FEATURE: Venice and Eye will be forever linked after playwright’s balletic re-telling of Casanova’s story
The name Casanova conjures up a world of decadence and intrigue, of mask and masquerade in Venice, the party capital of 18th Century Europe.
It’s a world away from the streets of a north Suffolk market town like Eye — but surprisingly the two places will now be forever linked together thanks to a balletic re-telling of the legendary lover’s story which takes to the stage at Norwich Theatre Royal from April 4 to 8.
The scenario for this sumptuous and original production of Casanova by one of the UK’s leading dance companies, Northern Ballet, was written in Eye, a short distance from the former Chandos Lodge home of the late Sir Frederick Ashton, the founding choreographer of the Royal Ballet who died in 1988.
Eye resident Ian Kelly, an actor, playwright and biographer, has investigated and written the real-life stories of notable 18th Century figures such as the arbiter of men’s fashion Beau Brummell, a one-legged actor called Samuel Foote (his book Mr Foote’s Other Leg was a winner of the Theatre Book of the Year 2013), and the first celebrity chef Antonin Carême in Cooking for Kings. He has also co-written a modern-day biography with fashion designer Vivienne Westwood.
With film and television works behind him which include roles in Downton Abbey, Merchant Ivory’s Howards End and Harry Potter and the Deathly Hallows (in which he played Hermione’s father), Ian describes himself as “an accidental biographer”.
It was his biography of Giacomo Casanova (Sunday Times Biography of the Year 2008-9) which fired the imagination of Northern Ballet’s artistic director David Nixon OBE and led to Ian being invited to co-write the new ballet with one of the company’s foremost dancers, and now an award-winning choreographer, Kenny Tindall.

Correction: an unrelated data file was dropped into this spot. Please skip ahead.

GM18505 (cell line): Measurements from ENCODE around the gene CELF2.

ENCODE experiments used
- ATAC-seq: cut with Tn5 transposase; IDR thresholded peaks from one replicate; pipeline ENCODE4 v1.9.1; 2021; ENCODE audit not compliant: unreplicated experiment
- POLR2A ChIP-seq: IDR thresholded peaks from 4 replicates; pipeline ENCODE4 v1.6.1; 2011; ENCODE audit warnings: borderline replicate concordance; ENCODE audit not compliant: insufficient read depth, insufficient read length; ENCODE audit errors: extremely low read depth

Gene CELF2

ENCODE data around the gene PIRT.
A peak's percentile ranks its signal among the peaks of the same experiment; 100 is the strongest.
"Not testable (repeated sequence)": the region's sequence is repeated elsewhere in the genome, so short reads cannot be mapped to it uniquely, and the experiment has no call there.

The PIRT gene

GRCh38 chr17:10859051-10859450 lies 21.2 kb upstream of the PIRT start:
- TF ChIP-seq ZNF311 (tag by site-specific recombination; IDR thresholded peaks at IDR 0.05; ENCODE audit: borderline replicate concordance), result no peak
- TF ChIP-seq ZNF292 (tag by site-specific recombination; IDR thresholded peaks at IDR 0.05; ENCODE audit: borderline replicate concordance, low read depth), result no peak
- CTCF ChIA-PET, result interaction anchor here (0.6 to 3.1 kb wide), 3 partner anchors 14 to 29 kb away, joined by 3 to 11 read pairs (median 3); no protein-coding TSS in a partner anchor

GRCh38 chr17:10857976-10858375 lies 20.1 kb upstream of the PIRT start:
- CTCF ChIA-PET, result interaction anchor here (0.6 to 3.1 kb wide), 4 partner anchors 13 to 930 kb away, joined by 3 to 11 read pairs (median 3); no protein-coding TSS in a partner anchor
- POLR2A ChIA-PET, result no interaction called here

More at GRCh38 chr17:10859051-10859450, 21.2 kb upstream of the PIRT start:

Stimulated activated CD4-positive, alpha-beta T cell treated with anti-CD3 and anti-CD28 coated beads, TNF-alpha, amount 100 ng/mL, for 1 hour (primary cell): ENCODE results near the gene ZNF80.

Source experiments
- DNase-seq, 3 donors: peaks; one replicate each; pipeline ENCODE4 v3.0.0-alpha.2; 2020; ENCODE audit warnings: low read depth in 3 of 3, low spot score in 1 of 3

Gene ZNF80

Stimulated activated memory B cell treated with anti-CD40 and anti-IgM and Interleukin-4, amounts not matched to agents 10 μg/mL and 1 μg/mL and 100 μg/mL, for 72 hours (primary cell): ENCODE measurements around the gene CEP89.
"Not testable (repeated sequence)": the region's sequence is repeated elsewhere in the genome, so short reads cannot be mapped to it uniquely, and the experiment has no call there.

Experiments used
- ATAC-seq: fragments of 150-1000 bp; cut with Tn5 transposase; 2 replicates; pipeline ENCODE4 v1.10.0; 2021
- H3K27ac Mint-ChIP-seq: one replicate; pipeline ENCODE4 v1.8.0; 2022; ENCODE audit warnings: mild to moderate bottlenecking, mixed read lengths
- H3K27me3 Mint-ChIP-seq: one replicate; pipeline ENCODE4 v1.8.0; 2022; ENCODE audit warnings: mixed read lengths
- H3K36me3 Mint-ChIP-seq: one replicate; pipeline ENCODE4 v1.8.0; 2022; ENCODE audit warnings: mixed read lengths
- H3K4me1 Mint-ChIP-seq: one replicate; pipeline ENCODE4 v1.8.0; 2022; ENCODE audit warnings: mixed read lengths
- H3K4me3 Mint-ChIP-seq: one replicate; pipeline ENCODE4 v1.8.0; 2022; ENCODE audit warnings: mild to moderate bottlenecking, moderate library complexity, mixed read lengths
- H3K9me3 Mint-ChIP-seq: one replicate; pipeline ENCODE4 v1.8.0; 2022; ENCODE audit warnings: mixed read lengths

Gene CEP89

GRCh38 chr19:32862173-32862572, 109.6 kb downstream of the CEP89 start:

It is unique that in the 21st Century that there should be a new ballet coming out of Eye
The ballet also has a brand new score by modern classical, film and television composer Kerry Muzzey.
“It is unique that in the 21st Century that there should be a new ballet coming out of Eye,” Ian said. “I feel immensely blessed that rather than asking to take the rights and do with it as they will, I was asked to come on board as a co-scenario writer.”
He described it as “a fascinating journey” and explained the ballet was written with Kenny in the study of his 18 th century home in the town. “Kenny came to stay and we sat down every day and bashed though how we would re-tell the Casanova story but in dance.”
It was Ian’s fascination with the 18th Century which led to him spending many hours researching in dusty archives across Europe, delving into the rich seam of writings left behind by Casanova, much of it written in French and including the 3,600 folio pages of his memoir History of My Life.
Casanova was, Ian said, “one of the most exciting social historians of this era because he choose to write about everything”, from food and new sciences to religious mysticism, and while his true life story was rooted in the realities of 18th Century life, it was also “the stuff of theatre”. He was “a fiercely proud intellectual and polymath, who tried all his life to be treated seriously as a philosophical writer” and there was much more to the man than just his amorous exploits.
Born the wrong side of the tracks in a theatre to a Venetian commedia dell’arte actress, he went on to keep company with the famous men and women of his day, dabbling in high politics and mixing at all levels of society. He was a trainee priest, traveller, diplomat, prisoner, scam artist, violinist, alchemist and spy, with a penchant for gambling and women, and his exploits lead him into a whirlwind of scandal and excess and saw him imprisoned and exiled - and he recorded it all in his memoirs.
“He takes you through almost every capital of Europe in the 18th Century and everybody from the flower girls to Catherine the Great,” Ian said.
Ian originally came to know Eye through a friend, Lee Hall, the playwright and screenwriter best known for the 2000 film Billy Elliot. Ian was appearing in Hall’s play, The Pitman Painters, at Norwich Theatre Royal when he visited his friend’s home in Eye and fell in love with the town. “Next thing I know we are living in Eye and very happily. It’s a beautiful community, a very vibrant arts community,” he said.
After opening in March in Leeds, where Northern Ballet is based, Casanova will tour to seven venues across the UK, arriving in Norwich from April 4 to 8. Tickets available from the box office in person, on 01603 630000 or online at www.theatreroyalnorwich.co.uk